This book of photographs paired with short essays is due out in the next two weeks. I want to give you ample time to order one for delivery on publication. Teju Cole’s art is exceptional at the same time it is accessible. In my experience, the confluence of these two things happens only rarely, which is how Cole has come to occupy an exalted place in my pantheon of artists. If I say his photography can stop us in our tracks, it says nothing of his writing, which always adds something to my understanding. Today I discovered his website has soundtracks which open doors. And there it is, his specialness: Cole’s observations enlarge our conversation.

This may be the most excellent travel book I have read in recent years, the result of years of near-constant travel by the author. Scrolling through the Table of Contents is a tease, each destination intriguing, irresistible, stoking our curiosity. Each entry is accompanied by a photograph, or is it the other way around?
“I want to make the kinds of pictures editors of the travel section will dislike or find unusable. I want to see the things the people who live there see, or at least what they would see after all the performance of tourism has been stripped away.”
Yes, this is my favored way of travel, for “the shock of familiarity, the impossibility of exact repetition.” It is the reason most photographs of locales seemed unable to capture even a piece of my experience. But Cole manages it. In the entry for “Palm Beach,” his picture is of a construction site, a pile of substratum—in this case, sand—piled high before an elaborate pinkish villa. His written entry is one of his shortest, only three sentences, one of them the Latin phrase Et in Arcadia ego, washing the scene with knowledge of what we are viewing, and what is to come.

Cole calls this work a lyric essay, a “singing line” connecting the places. There is some of that. What connects all these places for me are Cole’s eyes…and his teacherly quality of showing us what he is thinking. It is remarkable, and totally engrossing.
“Human experience varies greatly in its externals, but on the emotional and psychological level, we have a great deal of similarity with one another.”
Yes, this insight, so obvious written down, is something I have been struggling with for such a long time, going back and forth over the idea that we are the same, we are different. Cole tells us that this book stands alone, or can be seen as fourth in a quartet addressing his “concern with the limits of vision.” I want to sink into that thought, in the context of what he has given us, because outside the frame of a photograph, outside of our observation, outside of us, is everything else.

My favorite among the essays, if we can call them such, filled as much with what Cole did not say as with what he did, is the piece called “Black River.” Cole evokes the open sea, Derek Walcott, crocodiles, and white egrets. A tropical coastal swamp filled with crocodiles also had white egrets decorating the bushy green of overhanging mangroves, the large white splashes almost equidistant from one another, the closest they can be for maximum happiness, I like to think, t hough it could also be minimum happiness, I guess. Any closer and there will be discord, like the rest of us live.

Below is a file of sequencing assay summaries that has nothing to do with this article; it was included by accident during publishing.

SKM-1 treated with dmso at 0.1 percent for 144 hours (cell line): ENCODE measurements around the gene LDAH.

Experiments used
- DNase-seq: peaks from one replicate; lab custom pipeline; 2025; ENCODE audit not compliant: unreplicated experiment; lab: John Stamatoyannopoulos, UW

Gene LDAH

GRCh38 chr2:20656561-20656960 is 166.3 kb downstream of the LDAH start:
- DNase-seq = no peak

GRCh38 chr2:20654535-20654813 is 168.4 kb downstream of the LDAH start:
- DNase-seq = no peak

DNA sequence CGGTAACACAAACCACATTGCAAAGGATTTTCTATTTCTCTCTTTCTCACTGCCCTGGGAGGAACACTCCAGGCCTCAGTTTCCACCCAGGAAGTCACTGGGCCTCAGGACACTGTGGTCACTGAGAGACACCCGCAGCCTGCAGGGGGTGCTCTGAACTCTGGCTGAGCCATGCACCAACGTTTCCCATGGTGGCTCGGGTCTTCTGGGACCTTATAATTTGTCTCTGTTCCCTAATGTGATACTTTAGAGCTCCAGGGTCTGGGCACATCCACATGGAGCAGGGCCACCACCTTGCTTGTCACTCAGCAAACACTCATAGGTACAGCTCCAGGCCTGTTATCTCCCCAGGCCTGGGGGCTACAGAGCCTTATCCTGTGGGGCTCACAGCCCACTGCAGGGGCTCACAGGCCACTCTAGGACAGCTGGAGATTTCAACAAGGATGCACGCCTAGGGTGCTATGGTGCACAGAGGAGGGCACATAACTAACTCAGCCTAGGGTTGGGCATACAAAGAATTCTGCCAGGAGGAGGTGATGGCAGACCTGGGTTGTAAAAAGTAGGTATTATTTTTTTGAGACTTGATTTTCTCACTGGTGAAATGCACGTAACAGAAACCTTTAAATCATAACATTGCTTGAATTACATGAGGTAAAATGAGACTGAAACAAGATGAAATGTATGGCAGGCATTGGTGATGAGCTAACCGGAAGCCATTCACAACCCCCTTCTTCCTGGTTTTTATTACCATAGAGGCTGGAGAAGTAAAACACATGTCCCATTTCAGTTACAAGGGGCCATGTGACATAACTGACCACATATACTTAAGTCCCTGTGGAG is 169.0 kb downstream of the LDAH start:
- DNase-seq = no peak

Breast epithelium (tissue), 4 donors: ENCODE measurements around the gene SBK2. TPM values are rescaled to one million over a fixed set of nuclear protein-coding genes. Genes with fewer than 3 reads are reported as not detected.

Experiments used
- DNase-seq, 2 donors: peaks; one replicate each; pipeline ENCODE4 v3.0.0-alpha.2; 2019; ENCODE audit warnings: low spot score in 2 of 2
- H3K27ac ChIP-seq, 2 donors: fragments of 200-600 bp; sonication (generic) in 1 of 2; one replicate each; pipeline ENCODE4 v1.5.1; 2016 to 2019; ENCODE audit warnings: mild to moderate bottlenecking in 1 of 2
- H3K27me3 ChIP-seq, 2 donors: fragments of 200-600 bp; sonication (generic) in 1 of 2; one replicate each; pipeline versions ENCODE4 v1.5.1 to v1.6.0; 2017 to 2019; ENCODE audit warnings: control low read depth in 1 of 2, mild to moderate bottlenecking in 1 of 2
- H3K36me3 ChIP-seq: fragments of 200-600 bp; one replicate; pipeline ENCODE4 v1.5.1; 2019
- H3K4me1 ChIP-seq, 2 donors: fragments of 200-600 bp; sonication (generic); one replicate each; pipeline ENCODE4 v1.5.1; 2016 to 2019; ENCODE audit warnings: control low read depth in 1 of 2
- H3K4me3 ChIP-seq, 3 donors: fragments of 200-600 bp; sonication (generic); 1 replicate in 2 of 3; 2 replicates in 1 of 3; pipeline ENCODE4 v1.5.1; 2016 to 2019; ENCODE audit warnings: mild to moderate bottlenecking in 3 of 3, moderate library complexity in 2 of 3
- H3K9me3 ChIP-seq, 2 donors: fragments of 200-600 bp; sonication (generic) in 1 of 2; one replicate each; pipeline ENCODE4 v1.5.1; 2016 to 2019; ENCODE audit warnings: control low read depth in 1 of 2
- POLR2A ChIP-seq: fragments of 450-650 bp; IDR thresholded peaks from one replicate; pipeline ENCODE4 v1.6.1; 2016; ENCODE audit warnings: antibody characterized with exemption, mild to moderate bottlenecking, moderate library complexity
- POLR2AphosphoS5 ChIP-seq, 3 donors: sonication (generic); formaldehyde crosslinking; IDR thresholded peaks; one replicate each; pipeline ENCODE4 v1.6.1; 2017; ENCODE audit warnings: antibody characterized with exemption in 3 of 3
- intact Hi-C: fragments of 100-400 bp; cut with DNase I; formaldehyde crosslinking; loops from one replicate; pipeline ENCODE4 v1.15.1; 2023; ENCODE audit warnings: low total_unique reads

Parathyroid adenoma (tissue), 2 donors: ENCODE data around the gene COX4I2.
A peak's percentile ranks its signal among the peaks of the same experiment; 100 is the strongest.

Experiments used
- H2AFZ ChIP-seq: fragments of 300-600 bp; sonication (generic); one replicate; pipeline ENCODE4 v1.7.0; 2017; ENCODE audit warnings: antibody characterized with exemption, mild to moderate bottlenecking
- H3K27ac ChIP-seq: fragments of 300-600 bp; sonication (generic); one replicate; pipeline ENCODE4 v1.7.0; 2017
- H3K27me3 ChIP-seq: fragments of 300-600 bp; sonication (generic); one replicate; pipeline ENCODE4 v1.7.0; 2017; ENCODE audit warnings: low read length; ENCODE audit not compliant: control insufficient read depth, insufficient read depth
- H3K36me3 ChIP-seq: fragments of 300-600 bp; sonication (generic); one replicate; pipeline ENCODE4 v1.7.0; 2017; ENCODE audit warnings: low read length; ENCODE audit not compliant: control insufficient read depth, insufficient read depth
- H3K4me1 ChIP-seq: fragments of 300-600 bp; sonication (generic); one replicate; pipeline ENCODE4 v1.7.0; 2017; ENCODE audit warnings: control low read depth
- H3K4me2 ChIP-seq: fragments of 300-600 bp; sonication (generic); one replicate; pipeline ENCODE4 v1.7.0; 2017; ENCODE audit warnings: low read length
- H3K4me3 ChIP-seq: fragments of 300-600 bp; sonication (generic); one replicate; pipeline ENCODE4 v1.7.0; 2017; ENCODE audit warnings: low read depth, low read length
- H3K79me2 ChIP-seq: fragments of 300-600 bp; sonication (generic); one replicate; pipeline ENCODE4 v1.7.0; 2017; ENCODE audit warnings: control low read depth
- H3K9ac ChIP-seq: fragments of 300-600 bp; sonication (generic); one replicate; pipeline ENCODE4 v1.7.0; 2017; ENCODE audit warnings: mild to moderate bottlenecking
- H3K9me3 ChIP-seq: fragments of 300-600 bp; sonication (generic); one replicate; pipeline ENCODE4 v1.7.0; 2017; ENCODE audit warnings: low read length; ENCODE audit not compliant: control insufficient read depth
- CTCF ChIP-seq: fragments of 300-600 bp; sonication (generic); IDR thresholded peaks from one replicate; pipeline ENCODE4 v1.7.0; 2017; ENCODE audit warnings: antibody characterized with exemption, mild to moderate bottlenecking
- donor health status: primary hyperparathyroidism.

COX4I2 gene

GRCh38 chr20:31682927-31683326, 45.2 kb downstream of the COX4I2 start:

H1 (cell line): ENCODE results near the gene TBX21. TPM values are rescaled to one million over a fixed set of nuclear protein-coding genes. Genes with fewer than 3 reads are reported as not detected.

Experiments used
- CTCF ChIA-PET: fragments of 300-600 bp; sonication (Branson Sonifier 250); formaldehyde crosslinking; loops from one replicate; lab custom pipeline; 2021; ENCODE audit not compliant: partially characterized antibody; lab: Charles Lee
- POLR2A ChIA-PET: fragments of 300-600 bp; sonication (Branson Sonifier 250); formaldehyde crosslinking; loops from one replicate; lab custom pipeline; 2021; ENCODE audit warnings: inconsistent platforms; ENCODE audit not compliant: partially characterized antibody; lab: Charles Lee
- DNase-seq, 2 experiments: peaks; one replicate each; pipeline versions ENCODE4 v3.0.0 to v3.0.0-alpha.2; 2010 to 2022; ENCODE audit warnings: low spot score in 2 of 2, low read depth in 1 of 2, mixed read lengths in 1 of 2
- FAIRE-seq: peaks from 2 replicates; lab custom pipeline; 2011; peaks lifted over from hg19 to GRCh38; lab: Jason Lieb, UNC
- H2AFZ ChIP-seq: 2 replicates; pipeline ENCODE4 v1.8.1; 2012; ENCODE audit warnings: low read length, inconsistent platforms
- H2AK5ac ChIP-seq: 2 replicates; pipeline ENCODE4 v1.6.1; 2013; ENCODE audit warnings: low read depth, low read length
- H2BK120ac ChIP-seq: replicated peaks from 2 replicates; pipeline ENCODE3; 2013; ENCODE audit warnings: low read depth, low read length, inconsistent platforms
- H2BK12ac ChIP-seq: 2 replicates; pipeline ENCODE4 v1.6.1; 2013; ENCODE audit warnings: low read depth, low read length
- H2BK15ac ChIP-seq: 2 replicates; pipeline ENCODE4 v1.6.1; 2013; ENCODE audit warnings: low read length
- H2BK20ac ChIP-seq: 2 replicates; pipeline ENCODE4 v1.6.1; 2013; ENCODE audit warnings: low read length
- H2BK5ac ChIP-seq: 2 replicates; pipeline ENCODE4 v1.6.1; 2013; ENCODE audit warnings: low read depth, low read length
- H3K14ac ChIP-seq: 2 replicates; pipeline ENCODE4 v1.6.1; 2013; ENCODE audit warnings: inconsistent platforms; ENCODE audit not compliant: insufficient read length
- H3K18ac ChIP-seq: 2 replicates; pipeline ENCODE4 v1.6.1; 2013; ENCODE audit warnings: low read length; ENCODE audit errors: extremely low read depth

The arrival in bookstores of a book by Teju Cole is an event. His pictures makes us look, and his words are like the egrets, spaced for maximum pleasure. Whether or not you read this as a series or alone, make sure you pick it up, just to gaze. You need have no agenda. His magic does not make much of itself. He takes us along for the ride. Bravo! ( )
  bowedbookshelf | May 26, 2017 |
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When it comes to Teju Cole, the unexpected is not unfamiliar: Hes an acclaimed novelist, an influential essayist, and an internationally exhibited photographer. In Blind Spot, readers follow Coles inimitable artistic vision into the visual realm as he continues to refine the voice, eye, and intellectual obsessions that earned him such acclaim for Open City. Here, journey through more than 150 of Coles full-color, original photos, each accompanied by his lyrical and evocative prose, forming a multimedia diary of years of near-constant travel: from a park in Berlin to a mountain range in Switzerland, a church exterior in Lagos to a parking lot in Brooklyn; landscapes, beautiful or quotidian, that inspire Coles memories, fantasies, and introspections. Ships in Capri remind him of the work of writers from Homer to Edna OBrien; a hotel room in Wannsee brings back a disturbing dream about a friends death; a home in Tivoli evokes a transformative period of semi-blindness, after which "the photography changed. . . . The looking changed." As exquisitely wrought as the work of Anne Carson or Chris Marker, Blind Spot is a testament to the art of seeing by one of the most powerful and original voices in contemporary literature.